A large number of the medieval crowns from Central Europe have gone missing over the years. These objects get snatched up and melted down by Prussians–like the crown of Bolesław–or they surreptitiously vanish from history forever like the beautiful crown of Zvonimir. Even the pieces that survive, such as the famous crown of St. Stephen, tend to go on strange adventures and end up in the hands of Jimmy Carter.
Not so the ancient crown of Saint Wenceslas, which was used in the coronation ceremonies for the kings of Bohemia. That crown is locked up tight in a secret chamber in a secret chapel in the huge cathedral of Saint Vitus. Seven Czech high officials possess keys—all of which must be used together. Perhaps it is well that the crown is locked up so tightly—it is said to lie under a magic curse.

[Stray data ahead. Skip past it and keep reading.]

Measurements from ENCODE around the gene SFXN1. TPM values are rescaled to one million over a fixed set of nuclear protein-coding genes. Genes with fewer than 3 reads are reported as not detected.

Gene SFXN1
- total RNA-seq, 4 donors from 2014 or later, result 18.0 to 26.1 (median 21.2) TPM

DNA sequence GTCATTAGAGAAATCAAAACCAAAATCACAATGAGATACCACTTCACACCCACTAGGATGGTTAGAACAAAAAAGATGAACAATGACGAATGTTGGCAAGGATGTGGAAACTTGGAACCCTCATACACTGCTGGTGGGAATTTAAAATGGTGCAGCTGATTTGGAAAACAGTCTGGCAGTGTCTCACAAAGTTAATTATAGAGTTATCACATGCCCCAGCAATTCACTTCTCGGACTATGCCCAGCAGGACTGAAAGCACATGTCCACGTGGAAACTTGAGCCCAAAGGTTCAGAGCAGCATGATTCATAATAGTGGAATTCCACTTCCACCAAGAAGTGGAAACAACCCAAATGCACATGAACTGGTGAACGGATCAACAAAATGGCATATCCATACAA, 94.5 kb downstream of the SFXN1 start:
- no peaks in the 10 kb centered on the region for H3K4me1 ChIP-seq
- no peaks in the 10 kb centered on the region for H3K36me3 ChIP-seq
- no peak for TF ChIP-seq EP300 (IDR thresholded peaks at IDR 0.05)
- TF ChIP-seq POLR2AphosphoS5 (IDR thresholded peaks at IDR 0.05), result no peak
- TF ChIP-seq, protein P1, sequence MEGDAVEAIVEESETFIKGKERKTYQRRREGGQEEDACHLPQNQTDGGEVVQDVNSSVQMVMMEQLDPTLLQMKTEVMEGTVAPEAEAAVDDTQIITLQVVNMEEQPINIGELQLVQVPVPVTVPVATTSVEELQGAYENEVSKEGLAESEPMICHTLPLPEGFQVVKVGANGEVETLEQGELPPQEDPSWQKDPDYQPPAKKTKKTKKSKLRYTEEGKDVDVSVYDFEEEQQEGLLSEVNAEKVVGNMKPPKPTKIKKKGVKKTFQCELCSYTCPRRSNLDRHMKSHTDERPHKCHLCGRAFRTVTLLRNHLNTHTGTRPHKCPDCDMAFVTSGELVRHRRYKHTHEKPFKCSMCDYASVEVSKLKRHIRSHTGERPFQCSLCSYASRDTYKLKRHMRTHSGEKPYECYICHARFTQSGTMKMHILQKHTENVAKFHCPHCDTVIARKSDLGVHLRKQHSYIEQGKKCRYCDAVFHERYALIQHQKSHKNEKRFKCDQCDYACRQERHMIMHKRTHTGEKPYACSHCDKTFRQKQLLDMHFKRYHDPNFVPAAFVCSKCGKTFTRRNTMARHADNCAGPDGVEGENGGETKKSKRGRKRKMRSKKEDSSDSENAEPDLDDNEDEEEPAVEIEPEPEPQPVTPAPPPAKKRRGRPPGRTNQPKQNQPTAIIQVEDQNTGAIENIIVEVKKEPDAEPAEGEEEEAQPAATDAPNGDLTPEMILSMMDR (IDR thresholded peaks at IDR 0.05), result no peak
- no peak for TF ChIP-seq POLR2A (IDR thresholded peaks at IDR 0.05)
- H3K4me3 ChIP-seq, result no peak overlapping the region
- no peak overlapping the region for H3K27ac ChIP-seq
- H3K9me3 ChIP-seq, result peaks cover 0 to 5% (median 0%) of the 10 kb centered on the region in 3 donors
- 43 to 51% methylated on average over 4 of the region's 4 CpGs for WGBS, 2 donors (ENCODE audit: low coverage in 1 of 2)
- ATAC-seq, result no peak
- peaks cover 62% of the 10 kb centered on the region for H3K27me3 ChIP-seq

The crown was made in 1347 for the eleventh king of Bohemia (and Holy Roman Emperor) Charles IV. It is wrought of extremely pure gold and decorated with 19 sapphires, 44 spinels, 1 ruby, 30 emeralds and 20 pearls. Charles dedicated the crown to Saint Wenceslas, the patron saint of Bohemia, and it is believed the Saint cannot abide any usurper to wear the crown (Saint Wenceslas was presumed to harbor a grudge about usurpers, having been murdered for a crown by his own brother). Allegedly the Saint will smite down any unworthy soul who dons the crown within a year after he puts it on (the usurper that is—not Saint Wenceslas).It is rumored that Reinhard Heydrich, AKA “The Hangman”, the ruthless Nazi official in charge of the annexed portions of Czechoslovakia (which included St. Vitus Cathedral) could not risk the allure of the crown and secretly placed it on his head during a conqueror’s tour of St. Wenceslas Chapel. Heydrich was a favorite of Hitler’s who was heard to remark “We will Germanize the Czech vermin.” But he didn’t have much of a chance for Germanizing anyone–he was mortally wounded by British-trained Czech commandos in the awesomely named “Operation Anthropoid” less than a year after his tour of St. Vitus—a colorful and lurid tale for a colorful and lurid treasure.